Pave the way this Gumboot Friday

Gumboot Friday has given 15,000 counselling sessions to those in need since it began in 2019. Photo: Daniel Hines/SunLive.

A total of 654 people took their own lives in New Zealand last year, and 130 of those were youth suicides.

The I Am Hope initiative hopes to reduce that number by paving the way one gumboot at a time.

Gumboot Friday, now in its third year, gives anyone under the age of 25 access to counselling services throughout the country.

This Friday, individuals around the country are urged to play their part, spread awareness and raise funds for New Zealand’s youth.

I Am Hope national ambassador Tai Tupou says depression or mental illness is like dragging your gumboots through the mud every single day, and that’s exactly why it’s now called Gumboot Friday.

“The initiative began when Mental Health Advocate Mike King and I were travelling to schools to speak on mental health and wellbeing,” says Tai.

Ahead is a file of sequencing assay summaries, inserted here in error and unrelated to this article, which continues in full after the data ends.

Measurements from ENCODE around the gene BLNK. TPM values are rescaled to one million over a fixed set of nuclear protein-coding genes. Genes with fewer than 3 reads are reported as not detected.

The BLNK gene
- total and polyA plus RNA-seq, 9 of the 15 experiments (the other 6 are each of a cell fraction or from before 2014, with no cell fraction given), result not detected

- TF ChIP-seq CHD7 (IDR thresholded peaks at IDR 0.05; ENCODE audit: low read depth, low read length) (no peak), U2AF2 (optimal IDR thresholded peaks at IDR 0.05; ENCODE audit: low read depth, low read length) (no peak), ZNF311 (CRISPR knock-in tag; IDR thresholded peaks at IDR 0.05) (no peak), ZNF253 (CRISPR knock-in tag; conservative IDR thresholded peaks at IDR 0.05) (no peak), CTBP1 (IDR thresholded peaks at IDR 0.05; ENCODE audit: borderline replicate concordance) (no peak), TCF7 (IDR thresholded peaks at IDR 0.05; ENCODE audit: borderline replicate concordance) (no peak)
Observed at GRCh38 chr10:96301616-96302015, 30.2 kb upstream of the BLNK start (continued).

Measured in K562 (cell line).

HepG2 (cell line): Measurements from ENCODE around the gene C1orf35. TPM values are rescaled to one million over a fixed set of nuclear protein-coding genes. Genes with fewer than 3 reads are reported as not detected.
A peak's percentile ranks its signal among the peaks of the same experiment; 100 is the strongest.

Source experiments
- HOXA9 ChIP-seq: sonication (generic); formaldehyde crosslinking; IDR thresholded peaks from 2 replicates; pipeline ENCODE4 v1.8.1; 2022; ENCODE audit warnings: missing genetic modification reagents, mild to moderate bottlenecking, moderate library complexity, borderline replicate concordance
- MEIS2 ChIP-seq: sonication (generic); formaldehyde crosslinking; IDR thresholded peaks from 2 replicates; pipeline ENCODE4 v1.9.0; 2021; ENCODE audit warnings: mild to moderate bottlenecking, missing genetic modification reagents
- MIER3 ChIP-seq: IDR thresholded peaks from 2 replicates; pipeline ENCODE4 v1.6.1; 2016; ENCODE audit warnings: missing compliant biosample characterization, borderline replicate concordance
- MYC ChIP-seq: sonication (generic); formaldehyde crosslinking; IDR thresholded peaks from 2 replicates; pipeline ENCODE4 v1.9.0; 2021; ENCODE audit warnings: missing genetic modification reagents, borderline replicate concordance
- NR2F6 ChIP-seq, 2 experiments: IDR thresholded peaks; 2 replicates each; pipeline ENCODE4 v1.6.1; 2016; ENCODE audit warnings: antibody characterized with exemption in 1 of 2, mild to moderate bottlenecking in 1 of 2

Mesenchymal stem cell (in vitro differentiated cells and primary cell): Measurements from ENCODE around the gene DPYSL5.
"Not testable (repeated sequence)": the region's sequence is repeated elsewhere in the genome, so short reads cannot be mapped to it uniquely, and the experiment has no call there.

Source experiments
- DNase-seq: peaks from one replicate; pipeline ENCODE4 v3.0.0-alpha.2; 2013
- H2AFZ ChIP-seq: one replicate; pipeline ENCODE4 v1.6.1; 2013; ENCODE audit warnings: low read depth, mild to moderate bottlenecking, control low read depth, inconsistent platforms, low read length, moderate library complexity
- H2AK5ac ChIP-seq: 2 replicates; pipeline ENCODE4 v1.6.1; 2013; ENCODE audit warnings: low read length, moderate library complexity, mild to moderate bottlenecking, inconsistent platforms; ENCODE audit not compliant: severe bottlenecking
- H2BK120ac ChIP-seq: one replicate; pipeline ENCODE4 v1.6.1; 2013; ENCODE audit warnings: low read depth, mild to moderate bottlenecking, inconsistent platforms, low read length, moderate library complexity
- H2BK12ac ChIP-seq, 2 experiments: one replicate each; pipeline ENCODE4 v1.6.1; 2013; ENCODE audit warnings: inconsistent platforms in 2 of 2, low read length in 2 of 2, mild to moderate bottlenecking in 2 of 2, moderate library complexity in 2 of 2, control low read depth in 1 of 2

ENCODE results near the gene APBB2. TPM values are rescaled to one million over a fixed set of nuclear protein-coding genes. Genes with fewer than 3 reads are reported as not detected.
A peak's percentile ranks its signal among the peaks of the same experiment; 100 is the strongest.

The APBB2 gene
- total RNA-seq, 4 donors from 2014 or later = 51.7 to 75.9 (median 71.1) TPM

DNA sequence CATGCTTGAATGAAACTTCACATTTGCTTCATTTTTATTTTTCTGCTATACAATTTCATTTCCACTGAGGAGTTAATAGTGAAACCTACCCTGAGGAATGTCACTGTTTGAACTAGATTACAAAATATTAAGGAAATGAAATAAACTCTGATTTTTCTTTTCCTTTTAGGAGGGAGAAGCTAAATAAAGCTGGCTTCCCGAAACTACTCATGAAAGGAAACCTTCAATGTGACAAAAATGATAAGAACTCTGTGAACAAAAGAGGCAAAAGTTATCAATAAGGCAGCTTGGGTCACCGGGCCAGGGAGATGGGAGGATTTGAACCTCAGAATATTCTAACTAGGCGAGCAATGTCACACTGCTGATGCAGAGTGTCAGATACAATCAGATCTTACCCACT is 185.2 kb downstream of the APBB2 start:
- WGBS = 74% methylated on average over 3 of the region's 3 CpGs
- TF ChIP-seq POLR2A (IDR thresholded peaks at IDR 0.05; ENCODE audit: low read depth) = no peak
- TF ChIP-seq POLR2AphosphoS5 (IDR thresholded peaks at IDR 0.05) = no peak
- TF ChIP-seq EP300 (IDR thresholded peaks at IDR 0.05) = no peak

“What we found was that a lot of young people were reaching out for help. We saw a huge gap between the systems.

“The normal process is that you go to a GP, the GP would have to diagnose you as mentally ill – which a majority of people aren’t, they’re just going through a tough period or stage in their life – and then it normally takes a minimum of six weeks to a maximum of around 26 weeks before you can see a specialist.

“If you’re someone that needs help right now and you have to wait six weeks, you can only imagine the effect it can have on a young person, so to bridge that gap we jumped in and we started funding for young people to get private care straight away.

“That is where gumboot Friday was birthed.”

This Gumboot Friday I Am Hope aims to hit a $5 million target.

“We’ve already crossed the $1 million mark and our target is $5 million. We’re really hopeful that collectively, across the country, we can pull in another $4 million, because on average the cost of a counselling session is about $130 per hour.

“With lockdowns we’ve seen a spike in online counselling sessions for a lot of our young people.”

Head to: to be a part of the change.

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